This is the hint.
On Wednesday 27th September 1939, barely weeks since Neville Chamberlain declared war on Germany, H.A. Taylor (below) wrote to The Times warning of the dangers of cryptic messages being conveyed to the enemy via devices like national crosswords! Barely five months on, the appearance of this crossword in The Times on February 2nd 1940, with the Thunderer’s unique habit of not naming the author of their crossword, (and I very much doubt to this day, that they have the foggiest idea of who it was!), I equally doubt that if No 10 or the Ministry of Defence had got wind, it would ever have seen the light of day! Particularly poignant for me, is that I spent nigh on twenty seven years living in Hither Green between 1981 and 2008, which any residents there will confirm, was during the War the principal rail link to the South and South East of England housing as it did railway marshalling yards and sidings, so vital to the War effort, but suffering massive damage from German bombs. Granted that this crossword appeared in early February, long before the Blitz which in the good authority of my Times Atlas of the Second World War began on the 7th of September of that year, but preparation and precision, rather like their remarkable achievements on the football field, were not lacking in our German opposition, and as in H.A. Taylor’s prediction with the lessons of World War One, we invariably had to play catch-up all the way to the penalty shootout!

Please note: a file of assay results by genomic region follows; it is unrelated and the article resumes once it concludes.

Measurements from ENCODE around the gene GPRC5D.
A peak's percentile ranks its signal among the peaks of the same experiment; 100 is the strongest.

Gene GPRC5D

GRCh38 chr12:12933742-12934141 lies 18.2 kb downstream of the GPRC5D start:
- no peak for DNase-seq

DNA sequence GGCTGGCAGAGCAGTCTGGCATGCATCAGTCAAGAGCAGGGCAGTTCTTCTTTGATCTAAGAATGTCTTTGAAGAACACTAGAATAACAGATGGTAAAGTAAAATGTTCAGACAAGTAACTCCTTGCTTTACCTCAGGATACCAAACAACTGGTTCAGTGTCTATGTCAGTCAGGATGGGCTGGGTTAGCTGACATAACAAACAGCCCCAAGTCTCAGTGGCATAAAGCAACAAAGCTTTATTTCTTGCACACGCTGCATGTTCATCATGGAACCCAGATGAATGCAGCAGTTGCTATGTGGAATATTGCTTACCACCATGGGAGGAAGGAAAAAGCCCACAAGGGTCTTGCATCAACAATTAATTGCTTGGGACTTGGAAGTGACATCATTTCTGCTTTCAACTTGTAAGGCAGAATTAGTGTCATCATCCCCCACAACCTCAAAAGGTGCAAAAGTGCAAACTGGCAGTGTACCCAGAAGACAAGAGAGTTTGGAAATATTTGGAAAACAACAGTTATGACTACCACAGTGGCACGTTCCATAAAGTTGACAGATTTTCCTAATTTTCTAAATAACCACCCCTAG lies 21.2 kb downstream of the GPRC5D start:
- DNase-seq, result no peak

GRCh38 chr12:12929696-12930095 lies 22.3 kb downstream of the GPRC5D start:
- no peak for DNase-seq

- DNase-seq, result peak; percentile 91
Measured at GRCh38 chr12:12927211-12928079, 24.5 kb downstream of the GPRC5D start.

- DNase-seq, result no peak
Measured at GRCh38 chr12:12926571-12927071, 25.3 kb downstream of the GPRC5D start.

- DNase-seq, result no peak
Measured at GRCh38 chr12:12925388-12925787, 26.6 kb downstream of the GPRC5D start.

Very sorry if I’m offending anybody by my strictly neutral observation some 80 years later, but I cannot help detecting what seems to me, (with the two central solutions in a very strange grid, resembling a couple of railway lines) to be a blatant central message to the Luftwaffe in this puzzle, which uncoded I read: Hello, contact (1 and 4 ac Sod the pass, a wager on the team – DEFILE, SIDE BET) relay please to (2 dn FOREIGN STATIONS – Goering) secondary option (4 dn They don’t immediately come to mind (6,8) SECOND THOUGHTS), after you’ve dropped most of your load on London, on your return drop the remainder on Hither Green (8 dn Sidelines (7,7) RAILWAY SIDINGS) agent confirmed operational (5 dn He knows all the ins and outs of the business (last word referring to Times staff, possibly called away on codebreaking duties themselves!) – DOORMAN signing out (6 dn BUSINESS AS USUAL) 22 ac Among the wellrun second the limits of a yawn are very restricted (4,4,2,5) (Precision bombing required with secondary target) FROM HAND TO MOUTH (my hand to your mouth) and finally 17 dn TRIUMPH an impostor from Kipling, no less!). Clearly, Doorman thinks so, and possibly with good reason! Am I being fanciful? Judge for yourselves! – DA